Title

Cardiorespiratory Adaptations During Concurrent Aerobic And Strength Training In Men And Women

Document Type

Journal Article

Publisher

Public Library of Science

Faculty

Faculty of Health, Engineering and Science

School

School of Exercise, Biomedical and Health Sciences, Centre for Exercise and Sports Science Research

RAS ID

20828

Comments

Original article published as : Schumann, M., Yli-Peltola, K., Abbiss, C. R., & Häkkinen, K. (2015). Cardiorespiratory Adaptations during Concurrent Aerobic and Strength Training in Men and Women. PLoS ONE, 10(9), e0139279. doi:10.1371/journal.pone.0139279. Article available here

Abstract

This study investigated the effects of endurance followed by strength training (ES, men n = 16; women n = 15), the reverse exercise order (SE, men n = 18, women n = 13) and concurrent endurance and strength training performed on alternating days (AD, men n = 21, women n = 18) on cardiorespiratory parameters. Peak oxygen consumption (VO2peak) and oxygen consumption at sub-maximal power outputs (VO2submax) of 50 to 175 Watts in men and 50 to 125 Watts in women were assessed during an incremental cycling test both before and after 24 weeks of training. Increases in VO2peak in both men and women were statistically larger in AD (18±9% and 25±11%) compared to ES (7±9% and 12±12%, p = 0.002 and 0.009, respectively) and SE (7±9% and 10±8%, p = 0.005 and 0.008, respectively). No statistical group interaction was observed for VO2submax in men, but in women V.O2submax was statistically lower at week 24 in ES compared to AD at 75 W (-2±6% vs. +3±6%, p = 0.027) and 125 W (-4±5% vs. +2±5%, p = 0.010). These findings indicate that endurance and strength training performed on alternating days may optimize the adaptations in VO2peak in both sexes, while performing ES training in women may optimize cardiorespiratory fitness at sub-maximal power outputs.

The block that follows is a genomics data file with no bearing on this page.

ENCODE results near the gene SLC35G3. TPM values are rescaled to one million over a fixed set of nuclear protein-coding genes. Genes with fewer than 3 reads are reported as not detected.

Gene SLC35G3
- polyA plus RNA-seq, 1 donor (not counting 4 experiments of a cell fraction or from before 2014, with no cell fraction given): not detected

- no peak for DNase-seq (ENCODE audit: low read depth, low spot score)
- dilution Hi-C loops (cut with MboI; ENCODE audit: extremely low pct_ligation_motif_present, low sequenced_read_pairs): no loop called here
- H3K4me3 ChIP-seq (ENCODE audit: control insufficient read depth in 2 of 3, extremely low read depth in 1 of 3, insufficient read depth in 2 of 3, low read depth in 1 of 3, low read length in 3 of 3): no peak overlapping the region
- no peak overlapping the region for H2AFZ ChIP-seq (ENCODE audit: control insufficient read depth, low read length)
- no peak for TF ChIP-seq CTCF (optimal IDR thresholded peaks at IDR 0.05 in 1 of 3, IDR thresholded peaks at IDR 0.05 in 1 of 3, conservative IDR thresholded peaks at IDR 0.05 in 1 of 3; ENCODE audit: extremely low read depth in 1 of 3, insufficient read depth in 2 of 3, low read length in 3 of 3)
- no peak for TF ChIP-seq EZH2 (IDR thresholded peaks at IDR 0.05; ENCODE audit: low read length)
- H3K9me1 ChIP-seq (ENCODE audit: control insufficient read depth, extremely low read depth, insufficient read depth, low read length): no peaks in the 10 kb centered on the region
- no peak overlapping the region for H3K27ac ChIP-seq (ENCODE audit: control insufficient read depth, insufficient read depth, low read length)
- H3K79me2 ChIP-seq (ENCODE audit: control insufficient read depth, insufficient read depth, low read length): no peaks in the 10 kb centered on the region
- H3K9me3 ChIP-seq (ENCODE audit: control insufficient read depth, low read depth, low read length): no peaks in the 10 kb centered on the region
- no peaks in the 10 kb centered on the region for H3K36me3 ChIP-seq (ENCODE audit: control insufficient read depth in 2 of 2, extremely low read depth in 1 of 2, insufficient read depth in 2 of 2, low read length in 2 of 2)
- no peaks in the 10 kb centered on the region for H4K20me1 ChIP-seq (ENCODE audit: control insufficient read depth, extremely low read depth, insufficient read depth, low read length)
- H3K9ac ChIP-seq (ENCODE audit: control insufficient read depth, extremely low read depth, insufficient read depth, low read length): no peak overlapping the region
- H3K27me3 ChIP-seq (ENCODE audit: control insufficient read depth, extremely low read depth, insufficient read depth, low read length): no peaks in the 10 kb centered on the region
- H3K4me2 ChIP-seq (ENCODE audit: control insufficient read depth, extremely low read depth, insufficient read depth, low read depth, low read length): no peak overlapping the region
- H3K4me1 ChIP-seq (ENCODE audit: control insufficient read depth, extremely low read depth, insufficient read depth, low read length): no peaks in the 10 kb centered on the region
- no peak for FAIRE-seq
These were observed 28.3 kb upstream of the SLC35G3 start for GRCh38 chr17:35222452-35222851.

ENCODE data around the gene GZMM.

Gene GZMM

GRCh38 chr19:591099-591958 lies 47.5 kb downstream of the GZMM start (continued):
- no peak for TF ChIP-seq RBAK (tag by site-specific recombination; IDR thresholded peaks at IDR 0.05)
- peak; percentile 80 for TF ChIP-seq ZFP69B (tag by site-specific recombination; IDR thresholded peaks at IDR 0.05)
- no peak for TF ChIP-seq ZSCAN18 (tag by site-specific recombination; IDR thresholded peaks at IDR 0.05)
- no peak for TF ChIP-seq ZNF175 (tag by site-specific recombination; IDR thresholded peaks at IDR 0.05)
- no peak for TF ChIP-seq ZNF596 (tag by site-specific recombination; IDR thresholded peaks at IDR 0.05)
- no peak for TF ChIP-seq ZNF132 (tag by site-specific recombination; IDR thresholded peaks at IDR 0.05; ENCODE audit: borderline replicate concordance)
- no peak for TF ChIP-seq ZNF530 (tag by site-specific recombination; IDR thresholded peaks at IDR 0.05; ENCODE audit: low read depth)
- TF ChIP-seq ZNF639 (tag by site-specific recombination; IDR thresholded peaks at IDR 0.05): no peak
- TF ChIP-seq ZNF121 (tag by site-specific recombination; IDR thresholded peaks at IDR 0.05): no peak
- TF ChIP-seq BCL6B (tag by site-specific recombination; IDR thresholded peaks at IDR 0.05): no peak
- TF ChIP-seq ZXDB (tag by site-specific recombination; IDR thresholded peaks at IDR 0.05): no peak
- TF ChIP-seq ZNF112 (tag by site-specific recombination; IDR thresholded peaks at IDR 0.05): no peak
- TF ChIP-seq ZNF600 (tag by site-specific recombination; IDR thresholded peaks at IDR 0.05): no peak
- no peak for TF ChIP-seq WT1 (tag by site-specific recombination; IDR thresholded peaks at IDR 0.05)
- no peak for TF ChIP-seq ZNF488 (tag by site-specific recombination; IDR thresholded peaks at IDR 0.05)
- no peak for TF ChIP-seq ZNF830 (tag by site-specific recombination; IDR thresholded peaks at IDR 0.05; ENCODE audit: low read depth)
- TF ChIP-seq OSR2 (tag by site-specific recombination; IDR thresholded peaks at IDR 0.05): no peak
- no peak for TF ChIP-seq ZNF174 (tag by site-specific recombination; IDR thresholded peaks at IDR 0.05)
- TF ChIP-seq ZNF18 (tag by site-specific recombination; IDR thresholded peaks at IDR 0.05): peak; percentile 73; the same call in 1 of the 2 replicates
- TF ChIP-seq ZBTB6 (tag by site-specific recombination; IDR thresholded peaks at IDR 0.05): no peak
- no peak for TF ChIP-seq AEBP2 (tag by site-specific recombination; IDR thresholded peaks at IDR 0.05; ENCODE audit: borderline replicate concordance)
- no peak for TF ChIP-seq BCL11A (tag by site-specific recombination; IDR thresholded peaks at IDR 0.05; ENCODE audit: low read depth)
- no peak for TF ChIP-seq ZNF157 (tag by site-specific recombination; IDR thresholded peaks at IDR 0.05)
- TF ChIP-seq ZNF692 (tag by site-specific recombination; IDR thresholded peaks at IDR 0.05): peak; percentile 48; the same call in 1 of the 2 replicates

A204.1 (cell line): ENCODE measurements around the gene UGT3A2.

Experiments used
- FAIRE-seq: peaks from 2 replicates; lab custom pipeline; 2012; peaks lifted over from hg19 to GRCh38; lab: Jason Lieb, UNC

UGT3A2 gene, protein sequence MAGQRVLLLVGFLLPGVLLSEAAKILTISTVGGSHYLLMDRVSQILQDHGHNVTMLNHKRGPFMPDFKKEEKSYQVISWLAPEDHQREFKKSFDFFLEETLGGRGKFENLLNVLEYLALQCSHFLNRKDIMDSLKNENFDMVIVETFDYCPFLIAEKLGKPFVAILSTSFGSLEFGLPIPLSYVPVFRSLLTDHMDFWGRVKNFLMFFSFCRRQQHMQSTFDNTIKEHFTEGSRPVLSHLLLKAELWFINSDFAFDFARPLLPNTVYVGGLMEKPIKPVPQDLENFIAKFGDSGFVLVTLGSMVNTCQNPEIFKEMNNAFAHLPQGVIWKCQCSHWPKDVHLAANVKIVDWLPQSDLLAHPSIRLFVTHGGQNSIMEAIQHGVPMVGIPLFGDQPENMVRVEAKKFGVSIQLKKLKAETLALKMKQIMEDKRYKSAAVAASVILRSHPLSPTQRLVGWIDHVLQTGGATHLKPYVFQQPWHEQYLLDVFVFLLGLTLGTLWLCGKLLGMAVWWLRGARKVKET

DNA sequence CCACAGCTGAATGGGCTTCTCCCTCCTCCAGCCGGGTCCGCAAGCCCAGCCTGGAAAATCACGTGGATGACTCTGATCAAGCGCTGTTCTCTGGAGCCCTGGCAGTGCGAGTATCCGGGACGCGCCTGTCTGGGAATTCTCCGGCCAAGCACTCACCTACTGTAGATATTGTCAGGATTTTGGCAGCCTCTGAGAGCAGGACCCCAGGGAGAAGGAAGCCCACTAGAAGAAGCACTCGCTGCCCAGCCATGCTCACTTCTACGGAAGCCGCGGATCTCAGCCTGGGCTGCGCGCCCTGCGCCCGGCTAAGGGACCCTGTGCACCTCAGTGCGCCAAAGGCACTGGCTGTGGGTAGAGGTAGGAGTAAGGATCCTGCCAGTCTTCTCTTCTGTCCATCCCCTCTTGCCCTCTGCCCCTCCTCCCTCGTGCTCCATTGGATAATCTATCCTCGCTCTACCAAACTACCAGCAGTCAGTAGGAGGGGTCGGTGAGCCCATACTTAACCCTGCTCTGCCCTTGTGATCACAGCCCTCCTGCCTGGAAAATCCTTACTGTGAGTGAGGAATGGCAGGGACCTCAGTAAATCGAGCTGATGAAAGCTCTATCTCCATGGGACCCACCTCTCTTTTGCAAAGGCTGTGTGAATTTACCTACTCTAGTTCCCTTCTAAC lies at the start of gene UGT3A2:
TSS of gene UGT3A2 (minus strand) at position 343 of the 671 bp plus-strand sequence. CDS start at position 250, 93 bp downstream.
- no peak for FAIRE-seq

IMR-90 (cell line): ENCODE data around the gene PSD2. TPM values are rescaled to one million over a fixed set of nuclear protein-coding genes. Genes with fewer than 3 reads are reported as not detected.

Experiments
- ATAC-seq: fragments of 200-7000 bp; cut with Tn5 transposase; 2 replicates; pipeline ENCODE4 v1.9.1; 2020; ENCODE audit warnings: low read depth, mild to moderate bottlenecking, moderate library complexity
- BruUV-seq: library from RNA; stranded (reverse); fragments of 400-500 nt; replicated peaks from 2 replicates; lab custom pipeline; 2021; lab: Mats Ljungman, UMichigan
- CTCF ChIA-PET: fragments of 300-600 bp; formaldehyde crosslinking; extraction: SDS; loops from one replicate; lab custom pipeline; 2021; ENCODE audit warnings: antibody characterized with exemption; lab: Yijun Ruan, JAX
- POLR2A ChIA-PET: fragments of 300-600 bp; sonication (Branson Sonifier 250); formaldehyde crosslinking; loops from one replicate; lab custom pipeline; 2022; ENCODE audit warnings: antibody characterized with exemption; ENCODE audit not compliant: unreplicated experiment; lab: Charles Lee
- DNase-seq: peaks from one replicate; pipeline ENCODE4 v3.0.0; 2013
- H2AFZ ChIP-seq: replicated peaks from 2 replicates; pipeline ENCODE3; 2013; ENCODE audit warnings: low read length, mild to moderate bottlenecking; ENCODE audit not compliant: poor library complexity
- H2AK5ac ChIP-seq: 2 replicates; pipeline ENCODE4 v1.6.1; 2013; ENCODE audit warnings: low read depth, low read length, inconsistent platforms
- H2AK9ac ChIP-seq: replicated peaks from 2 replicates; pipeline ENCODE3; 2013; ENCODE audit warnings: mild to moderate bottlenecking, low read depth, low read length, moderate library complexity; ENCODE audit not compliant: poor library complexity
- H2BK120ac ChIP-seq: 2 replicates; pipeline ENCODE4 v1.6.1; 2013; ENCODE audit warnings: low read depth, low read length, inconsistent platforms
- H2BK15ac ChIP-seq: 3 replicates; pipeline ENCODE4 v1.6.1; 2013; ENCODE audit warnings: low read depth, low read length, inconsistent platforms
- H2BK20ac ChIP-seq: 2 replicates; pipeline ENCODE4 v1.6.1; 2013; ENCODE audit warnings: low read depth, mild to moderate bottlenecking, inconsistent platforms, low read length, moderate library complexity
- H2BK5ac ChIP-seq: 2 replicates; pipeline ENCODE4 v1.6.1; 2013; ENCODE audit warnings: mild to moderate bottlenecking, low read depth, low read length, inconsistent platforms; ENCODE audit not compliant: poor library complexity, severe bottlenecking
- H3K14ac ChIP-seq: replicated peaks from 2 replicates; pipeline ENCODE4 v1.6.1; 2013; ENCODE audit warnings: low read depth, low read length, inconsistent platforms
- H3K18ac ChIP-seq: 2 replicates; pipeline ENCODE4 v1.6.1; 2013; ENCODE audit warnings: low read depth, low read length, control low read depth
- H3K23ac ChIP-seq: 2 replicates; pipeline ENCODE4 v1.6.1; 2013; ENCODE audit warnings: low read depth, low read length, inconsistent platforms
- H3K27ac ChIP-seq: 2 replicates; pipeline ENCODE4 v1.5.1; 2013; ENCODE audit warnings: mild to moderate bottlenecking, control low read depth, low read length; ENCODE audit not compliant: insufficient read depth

DOI

10.1371/journal.pone.0139279

Creative Commons License

Creative Commons Attribution 4.0 License
This work is licensed under a Creative Commons Attribution 4.0 License.

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